The task force is also looking at a list of potential sites for an Off-Campus Housing Resource Office, to aid students who are interested in off-campus housing. “So much of what we’re doing is virtual,” Strong noted, but said that he realized that a “convenient walk in location [for students] is useful.” Ideally, the resource office would be located close to, or in Collegetown, but in the case that it would have to be situated on North Campus, a satellite office would be located in Collegetown during “high traffic” periods when students are looking for housing.
“Access won’t be an issue,” Strong reiterated. Strong also mentioned that a task force request for Public Service Work Study Student-peer mentoring positions was approved last week. Peer advisors would undergo extensive training to provide one-to-one mentoring to students to help them deal with off-campus housing issues. The program implementation will be “predicated on funding,” Strong said.
Other issues relating to student safety off-campus were addressed, in particular, the recent string of burglaries and robberies in the Stewart Avenue area. Sergeant John Norman of the Ithaca Police Department noted that one problem that the department has encountered when trying to apprehend individuals is that the students “who are ‘jumped’ are delaying in reporting the robberies, so we can’t go on the scene, can’t look for suspects in an easy fashion.” He explained that the lapse in time of reporting these crimes might be due to the fact that the victim was intoxicated at the time of attack. Norman acknowledged that being intoxicated may make students ideal targets for robberies, but also reiterated that victims should not delay reporting attacks because they have been drinking. He emphasized that “if an eighteen year old presents [us] with a crime, even though he is intoxicated, [the student] will not be charged with a crime.”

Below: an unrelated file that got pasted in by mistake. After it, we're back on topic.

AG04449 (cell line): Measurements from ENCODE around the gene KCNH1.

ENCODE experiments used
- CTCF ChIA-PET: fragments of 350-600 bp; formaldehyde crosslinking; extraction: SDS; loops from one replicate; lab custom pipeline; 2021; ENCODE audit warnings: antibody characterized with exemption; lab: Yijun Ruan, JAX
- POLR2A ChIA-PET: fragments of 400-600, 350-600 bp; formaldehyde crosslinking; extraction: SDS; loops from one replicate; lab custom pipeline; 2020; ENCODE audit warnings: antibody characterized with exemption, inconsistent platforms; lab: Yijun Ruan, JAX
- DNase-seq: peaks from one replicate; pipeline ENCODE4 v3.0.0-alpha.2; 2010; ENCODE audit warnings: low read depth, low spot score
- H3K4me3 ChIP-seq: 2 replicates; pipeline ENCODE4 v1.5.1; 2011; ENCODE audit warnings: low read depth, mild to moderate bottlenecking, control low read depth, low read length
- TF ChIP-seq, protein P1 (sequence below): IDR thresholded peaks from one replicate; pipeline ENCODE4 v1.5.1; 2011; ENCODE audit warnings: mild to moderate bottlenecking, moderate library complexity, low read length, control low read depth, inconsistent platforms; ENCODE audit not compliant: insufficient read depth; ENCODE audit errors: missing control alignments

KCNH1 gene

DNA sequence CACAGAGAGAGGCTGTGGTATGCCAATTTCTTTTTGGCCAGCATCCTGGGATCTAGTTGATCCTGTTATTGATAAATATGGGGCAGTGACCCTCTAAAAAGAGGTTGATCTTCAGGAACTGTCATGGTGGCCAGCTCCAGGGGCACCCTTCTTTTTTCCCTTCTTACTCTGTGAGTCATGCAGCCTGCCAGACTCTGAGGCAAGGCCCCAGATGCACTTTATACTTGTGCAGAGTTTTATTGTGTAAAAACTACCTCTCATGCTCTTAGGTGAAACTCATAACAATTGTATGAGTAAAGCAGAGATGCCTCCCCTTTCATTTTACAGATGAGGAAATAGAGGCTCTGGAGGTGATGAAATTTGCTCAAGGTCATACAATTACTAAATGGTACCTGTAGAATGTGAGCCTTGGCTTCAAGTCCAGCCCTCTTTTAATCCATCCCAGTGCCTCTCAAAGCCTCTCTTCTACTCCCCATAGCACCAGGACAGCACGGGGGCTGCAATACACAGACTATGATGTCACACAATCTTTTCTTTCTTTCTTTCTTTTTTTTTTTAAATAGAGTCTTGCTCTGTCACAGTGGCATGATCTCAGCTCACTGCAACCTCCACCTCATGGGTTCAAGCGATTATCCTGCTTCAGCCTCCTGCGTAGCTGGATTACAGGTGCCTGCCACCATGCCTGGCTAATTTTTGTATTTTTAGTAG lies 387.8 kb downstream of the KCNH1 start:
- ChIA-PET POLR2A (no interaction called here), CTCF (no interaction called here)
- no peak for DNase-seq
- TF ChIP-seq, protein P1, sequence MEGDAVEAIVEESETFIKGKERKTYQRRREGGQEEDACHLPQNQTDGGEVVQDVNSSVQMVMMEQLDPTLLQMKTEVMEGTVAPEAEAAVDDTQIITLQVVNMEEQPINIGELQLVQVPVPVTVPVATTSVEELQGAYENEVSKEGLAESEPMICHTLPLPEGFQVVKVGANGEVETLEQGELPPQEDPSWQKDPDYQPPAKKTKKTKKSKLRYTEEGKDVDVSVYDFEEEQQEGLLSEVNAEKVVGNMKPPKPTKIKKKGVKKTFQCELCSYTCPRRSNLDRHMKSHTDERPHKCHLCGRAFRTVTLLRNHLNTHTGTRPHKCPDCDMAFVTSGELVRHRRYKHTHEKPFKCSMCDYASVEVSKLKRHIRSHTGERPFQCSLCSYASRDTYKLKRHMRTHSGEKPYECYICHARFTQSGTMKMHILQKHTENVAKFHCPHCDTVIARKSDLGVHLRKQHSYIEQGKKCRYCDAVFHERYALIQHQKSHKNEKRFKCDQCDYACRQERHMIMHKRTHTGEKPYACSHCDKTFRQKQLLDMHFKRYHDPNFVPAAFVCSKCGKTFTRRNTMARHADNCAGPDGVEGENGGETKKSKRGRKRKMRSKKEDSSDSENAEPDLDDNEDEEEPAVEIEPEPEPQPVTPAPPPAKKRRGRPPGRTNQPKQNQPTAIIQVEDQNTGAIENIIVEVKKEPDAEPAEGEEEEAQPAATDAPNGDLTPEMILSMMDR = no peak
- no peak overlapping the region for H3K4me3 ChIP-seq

Office Christine Barksdale of the IPD also spoke about burglaries in the Collegetown area, especially during periods when students are on break. The incidence of burglaries “are really bad in December,” Barksdale noted, “when students are not there, houses get burglarized. Students don’t lock houses up.” Barksdale said that students should be responsible and make sure that all doors and windows are locked when they leave for Winter break, and should alert the police department when they leave for extended periods of time.
Barksdale noted that officers do house checks when patrolling the neighborhood, and that residents should come down to the police department, where there are forms available to keep on record, to alert police that they will be out of town.
Tomlan also said that she “urged people to live where there are other long term residents. We’d be happy to keep an eye on safety and security of the house.”
Most importantly, Strong commented that his task force “spent considerable time on how [to] infuse the very dynamic processes of adult independence with personal responsibility.”
Strong noted that while the task force, the police department and other university officials were committed to helping students navigate through the process of off-campus housing, and to ensure their safety, “real safety starts with their own personal responsibility.”
Archived article by Samira Chandwani
Sun Staff Writer